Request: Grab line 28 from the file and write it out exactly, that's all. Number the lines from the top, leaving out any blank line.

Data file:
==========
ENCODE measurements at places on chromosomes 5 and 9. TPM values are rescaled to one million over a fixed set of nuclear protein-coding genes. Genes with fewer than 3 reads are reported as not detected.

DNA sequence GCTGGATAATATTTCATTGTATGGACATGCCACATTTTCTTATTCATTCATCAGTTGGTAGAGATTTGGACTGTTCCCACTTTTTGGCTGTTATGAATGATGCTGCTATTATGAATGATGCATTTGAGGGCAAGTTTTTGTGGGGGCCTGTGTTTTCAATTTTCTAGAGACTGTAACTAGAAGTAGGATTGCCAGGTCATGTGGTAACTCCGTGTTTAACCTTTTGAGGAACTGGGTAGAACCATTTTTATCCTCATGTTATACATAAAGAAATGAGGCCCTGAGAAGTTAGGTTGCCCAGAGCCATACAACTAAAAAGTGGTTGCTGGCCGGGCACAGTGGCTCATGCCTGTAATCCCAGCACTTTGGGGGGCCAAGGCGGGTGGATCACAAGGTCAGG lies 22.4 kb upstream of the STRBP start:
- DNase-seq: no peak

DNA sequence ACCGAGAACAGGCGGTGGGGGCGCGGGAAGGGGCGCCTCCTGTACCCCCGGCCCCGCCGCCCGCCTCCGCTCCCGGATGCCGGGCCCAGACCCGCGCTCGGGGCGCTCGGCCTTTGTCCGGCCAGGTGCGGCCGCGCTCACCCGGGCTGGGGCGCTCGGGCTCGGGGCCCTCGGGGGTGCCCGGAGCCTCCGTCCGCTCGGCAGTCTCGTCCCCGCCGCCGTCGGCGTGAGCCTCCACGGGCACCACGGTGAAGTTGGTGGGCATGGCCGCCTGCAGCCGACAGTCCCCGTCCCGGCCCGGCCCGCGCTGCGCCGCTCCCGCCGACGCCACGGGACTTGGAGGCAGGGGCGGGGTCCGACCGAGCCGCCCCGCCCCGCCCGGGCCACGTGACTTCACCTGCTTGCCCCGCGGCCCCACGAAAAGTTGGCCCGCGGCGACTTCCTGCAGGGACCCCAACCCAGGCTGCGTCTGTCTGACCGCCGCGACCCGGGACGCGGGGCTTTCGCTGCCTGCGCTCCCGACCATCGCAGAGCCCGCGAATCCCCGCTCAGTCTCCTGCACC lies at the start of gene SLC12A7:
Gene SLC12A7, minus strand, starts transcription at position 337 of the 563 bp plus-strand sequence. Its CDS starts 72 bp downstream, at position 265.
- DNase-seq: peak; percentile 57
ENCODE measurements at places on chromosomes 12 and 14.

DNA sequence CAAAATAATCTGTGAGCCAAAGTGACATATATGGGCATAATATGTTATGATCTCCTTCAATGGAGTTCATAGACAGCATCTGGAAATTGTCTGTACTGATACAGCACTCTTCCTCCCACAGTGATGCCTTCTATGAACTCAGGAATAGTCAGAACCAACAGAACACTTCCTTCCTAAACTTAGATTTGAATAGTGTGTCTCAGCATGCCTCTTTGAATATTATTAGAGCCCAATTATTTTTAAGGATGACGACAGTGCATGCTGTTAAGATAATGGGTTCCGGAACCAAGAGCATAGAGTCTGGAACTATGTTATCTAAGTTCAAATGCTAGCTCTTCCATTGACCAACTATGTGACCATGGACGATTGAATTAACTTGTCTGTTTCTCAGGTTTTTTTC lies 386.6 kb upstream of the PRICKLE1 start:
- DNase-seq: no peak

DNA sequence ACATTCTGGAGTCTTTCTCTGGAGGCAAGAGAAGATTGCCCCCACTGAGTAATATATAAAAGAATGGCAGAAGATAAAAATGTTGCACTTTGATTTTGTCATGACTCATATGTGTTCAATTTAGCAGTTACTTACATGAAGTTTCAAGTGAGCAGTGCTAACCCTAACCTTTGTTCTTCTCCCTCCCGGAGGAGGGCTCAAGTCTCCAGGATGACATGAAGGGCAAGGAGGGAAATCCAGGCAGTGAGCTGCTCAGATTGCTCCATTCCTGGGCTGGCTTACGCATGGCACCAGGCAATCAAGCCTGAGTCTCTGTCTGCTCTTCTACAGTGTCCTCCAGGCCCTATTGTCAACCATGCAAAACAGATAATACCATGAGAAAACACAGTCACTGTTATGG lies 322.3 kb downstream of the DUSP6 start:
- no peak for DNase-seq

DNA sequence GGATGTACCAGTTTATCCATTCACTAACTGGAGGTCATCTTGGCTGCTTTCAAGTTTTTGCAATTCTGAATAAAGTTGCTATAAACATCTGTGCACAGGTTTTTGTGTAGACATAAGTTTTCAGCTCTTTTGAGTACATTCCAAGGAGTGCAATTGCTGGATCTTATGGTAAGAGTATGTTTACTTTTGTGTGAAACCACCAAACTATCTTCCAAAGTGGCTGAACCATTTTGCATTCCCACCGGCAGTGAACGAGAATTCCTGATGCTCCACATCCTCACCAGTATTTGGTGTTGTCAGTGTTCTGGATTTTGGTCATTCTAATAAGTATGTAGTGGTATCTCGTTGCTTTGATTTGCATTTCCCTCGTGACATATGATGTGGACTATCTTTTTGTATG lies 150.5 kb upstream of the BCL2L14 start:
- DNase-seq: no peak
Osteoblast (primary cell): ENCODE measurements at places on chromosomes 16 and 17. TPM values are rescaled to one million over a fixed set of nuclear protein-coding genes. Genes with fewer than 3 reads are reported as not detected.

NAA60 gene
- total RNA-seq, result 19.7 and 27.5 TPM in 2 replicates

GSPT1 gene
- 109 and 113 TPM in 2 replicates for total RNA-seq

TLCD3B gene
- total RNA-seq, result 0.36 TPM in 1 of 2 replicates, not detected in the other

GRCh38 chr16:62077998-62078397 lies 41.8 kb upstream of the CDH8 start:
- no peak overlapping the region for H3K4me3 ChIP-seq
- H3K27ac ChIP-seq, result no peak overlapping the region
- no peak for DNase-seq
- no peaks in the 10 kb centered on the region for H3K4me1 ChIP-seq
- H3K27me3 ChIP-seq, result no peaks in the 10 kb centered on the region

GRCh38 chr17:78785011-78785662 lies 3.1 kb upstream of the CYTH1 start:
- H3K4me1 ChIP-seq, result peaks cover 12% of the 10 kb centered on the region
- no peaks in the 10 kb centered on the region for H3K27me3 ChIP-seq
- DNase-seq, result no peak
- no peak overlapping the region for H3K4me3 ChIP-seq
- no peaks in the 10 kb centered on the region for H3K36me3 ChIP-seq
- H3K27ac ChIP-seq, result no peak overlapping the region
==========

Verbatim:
- H3K4me1 ChIP-seq, result peaks cover 12% of the 10 kb centered on the region